(2) McCain totally botched her roll-out. The way the daughter's pregnancy was handled was terrible. They should never have allowed her to go on Gibson and do an edited interview -- they were INVITING Gibson to "gotcha" her, and he obliged. Then, they responded to that by cloistering Palin for 10 days and cramming her with so much media training and messaging points, that when she did her second edited interview with Couric, she looked like a complete goofball.

Responsible Republicans should not be blaming Palin and buying the liberal talking points about how she's a dumb hick who is "anti-intellectual" and some religious kook. It simply is not true. It's a media perception with no FACTUAL basis. So for everyone to abandon ship on McCain and to blame Palin is just sad, unfortunate, and harmful to the long term health of the party.
10.24.2008 7:32pm
Freer:
"Blaming Palin" gets your Federalist Society card invalidated? It's going to be an even smaller group, I see.
10.24.2008 8:03pm
MarkField (mail):

Suffice it to say, many "conservatives" are unhappy with their candidate to begin with, and suspicious of other "conservative" factions. They have plenty of reason to waver. The Palin selection may be the nudge that pushes some unexpected Obama endorsements.


If that were the case, I'd expect them to mention those other issues. Instead, there seems to be a fairly consistent pattern of focusing the comments on Sarah Palin.
10.24.2008 8:15pm
Lily (mail):
Conservatives voting for Obama: Cutting off their noses to spite their faces.
10.24.2008 8:25pm
Cityduck (mail):
Judging from the posts on this board, to be "conservative" today you have to believe that (1) George W. Bush and the Project for a New American Century aren't "conservative"; and (2) you must walk in lockstep and vote for McCain even if you think he has shown bad judgment and won't make a good President.

As for Bob's comments, Palin's personal history is very relevant to whether she is anti-intellectual. I agree that no one factor I list is dispositive, but taken together they paint a portrait of a woman who does not value intellectual pursuits. I tend to think the children of people who value education graduate from High School. I tend to think that people who value education want their children to attend High School. I tend to think that people with intellectual curiousity devote themselves to their own education. I see no evidence of that Palin particularly values intellectual pursuits, either in her own interests (what does she read?), actions (has she written anything?), choice of companions, parenting choices, or the values she has instilled in her kids.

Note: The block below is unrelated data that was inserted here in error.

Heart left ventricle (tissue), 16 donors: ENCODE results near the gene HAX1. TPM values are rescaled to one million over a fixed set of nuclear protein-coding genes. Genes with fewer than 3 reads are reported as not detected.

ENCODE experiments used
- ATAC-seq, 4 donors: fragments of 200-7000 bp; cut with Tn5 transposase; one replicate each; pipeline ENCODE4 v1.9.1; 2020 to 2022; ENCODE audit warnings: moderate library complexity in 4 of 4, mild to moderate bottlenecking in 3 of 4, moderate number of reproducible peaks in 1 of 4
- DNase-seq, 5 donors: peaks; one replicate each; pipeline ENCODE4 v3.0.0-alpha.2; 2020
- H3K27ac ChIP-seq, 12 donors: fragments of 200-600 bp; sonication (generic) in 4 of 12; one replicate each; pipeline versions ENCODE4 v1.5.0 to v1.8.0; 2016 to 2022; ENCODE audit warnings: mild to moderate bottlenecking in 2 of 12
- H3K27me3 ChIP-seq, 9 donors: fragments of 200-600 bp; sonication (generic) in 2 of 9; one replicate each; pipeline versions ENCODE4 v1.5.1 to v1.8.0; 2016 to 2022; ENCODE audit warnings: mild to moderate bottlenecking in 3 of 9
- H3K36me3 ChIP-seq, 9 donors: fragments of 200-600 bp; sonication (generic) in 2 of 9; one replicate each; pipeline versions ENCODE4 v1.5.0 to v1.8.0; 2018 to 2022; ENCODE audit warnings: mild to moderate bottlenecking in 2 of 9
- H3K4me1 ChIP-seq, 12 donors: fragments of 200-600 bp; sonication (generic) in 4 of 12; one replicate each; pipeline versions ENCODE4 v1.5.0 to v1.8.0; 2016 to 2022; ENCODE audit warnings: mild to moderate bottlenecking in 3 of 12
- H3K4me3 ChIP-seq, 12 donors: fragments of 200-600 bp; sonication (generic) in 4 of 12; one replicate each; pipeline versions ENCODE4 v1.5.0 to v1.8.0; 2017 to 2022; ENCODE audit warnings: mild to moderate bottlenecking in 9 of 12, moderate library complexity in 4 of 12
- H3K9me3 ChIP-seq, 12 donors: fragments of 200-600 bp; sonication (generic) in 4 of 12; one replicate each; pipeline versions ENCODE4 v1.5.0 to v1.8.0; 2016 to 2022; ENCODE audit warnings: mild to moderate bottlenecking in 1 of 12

10.24.2008 9:02pm
Apodaca:
Palin ran into trouble out there for two reasons. (1) She didn't know many people in Washington or in national GOP circles prior to her selection.
Oh, so very true:
While Brickley and others were spreading the word about Palin on the Internet, Palin was wooing a number of well-connected Washington conservative thinkers. In a stroke of luck, Palin did not have to go to the capital to meet these members of "the permanent political establishment"; they came to Alaska. Shortly after taking office, Palin received two memos from Paulette Simpson, the Alaska Federation of Republican Women leader, noting that two prominent conservative magazines—The Weekly Standard, owned by Rupert Murdoch's News Corporation, and National Review, founded by William F. Buckley, Jr.—were planning luxury cruises to Alaska in the summer of 2007, which would make stops in Juneau. [...]

On June 18, 2007, the first group disembarked in Juneau from the Holland America Line's M.S. Oosterdam, and went to the governor's mansion, a white wooden Colonial house with six two-story columns, for lunch. The contingent featured three of The Weekly Standard 's top writers: William Kristol, the magazine's Washington-based editor, who is also an Op-Ed columnist for the Times and a regular commentator on "Fox News Sunday"; Fred Barnes, the magazine's executive editor and the co-host of "The Beltway Boys," a political talk show on Fox News; and Michael Gerson, the former chief speechwriter for President Bush and a Washington Post columnist.

[...]

By the time the Weekly Standard pundits returned to the cruise ship, Paulette Simpson said, "they were very enamored of her." In July, 2007, Barnes wrote the first major national article spotlighting Palin, titled "The Most Popular Governor," for The Weekly Standard. Simpson said, "That first article was the result of having lunch." Bitney agreed: "I don't think she realized the significance until after it was all over. It got the ball rolling."

The other journalists who met Palin offered similarly effusive praise: Michael Gerson called her "a mix between Annie Oakley and Joan of Arc." The most ardent promoter, however, was Kristol, and his enthusiasm became the talk of Alaska's political circles. According to Simpson, Senator Stevens told her that "Kristol was really pushing Palin" in Washington before McCain picked her. Indeed, as early as June 29th, two months before McCain chose her, Kristol predicted on "Fox News Sunday" that "McCain's going to put Sarah Palin, the governor of Alaska, on the ticket." He described her as "fantastic," saying that she could go one-on-one against Obama in basketball, and possibly siphon off Hillary Clinton's supporters. He pointed out that she was a "mother of five" and a reformer. "Go for the gold here with Sarah Palin," he said. The moderator, Chris Wallace, finally had to ask Kristol, "Can we please get off Sarah Palin?"